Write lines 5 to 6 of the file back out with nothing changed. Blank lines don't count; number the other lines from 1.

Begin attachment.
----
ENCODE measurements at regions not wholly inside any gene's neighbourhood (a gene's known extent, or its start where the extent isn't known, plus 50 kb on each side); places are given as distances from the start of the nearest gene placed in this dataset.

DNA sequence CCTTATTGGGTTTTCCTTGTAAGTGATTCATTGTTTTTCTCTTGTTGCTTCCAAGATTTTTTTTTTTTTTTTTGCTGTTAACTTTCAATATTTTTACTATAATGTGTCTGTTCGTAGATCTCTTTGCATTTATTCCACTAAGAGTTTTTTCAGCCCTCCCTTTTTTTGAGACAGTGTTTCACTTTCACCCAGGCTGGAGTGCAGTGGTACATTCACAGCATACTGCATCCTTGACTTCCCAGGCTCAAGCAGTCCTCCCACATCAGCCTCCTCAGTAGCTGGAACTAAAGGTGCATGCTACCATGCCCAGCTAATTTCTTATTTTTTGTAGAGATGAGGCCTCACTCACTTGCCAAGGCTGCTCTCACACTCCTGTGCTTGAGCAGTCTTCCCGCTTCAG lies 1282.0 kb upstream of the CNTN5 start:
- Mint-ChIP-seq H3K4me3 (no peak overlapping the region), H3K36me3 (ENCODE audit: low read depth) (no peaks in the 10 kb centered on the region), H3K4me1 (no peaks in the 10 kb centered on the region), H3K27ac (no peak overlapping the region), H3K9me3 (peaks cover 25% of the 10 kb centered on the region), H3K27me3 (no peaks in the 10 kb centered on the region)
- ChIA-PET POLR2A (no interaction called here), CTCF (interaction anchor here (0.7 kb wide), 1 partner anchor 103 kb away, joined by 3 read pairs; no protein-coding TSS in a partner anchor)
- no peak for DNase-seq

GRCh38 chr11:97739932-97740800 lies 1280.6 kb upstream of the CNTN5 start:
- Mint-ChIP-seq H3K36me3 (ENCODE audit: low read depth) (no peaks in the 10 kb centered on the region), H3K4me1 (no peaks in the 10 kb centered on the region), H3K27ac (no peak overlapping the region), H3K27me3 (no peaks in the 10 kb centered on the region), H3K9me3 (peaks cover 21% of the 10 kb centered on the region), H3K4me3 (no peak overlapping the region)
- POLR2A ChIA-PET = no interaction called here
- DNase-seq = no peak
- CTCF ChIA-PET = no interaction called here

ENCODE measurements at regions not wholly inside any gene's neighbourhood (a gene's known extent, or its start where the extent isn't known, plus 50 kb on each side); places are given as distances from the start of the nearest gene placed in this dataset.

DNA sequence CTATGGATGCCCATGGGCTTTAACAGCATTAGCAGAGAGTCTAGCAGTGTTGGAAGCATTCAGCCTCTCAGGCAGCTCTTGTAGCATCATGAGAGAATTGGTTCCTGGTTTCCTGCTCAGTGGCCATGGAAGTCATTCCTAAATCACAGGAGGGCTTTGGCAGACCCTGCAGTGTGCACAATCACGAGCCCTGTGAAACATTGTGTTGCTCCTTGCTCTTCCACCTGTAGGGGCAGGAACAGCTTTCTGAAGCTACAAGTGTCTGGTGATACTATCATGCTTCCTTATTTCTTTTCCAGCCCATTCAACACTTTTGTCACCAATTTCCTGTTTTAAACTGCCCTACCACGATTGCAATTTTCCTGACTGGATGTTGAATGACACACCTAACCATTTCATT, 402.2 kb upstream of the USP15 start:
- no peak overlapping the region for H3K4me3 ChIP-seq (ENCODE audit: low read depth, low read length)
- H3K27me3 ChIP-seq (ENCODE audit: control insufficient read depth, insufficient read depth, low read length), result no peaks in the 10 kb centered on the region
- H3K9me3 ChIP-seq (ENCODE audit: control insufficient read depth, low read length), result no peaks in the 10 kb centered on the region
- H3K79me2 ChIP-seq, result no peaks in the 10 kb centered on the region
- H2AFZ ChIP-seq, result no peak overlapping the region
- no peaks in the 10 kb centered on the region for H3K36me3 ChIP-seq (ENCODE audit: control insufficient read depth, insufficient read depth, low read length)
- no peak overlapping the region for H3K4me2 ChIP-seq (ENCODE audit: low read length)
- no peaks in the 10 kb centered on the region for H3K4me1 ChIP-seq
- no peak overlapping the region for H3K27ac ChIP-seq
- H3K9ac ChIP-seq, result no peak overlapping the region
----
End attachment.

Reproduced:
- no peak for DNase-seq

GRCh38 chr11:97739932-97740800 lies 1280.6 kb upstream of the CNTN5 start: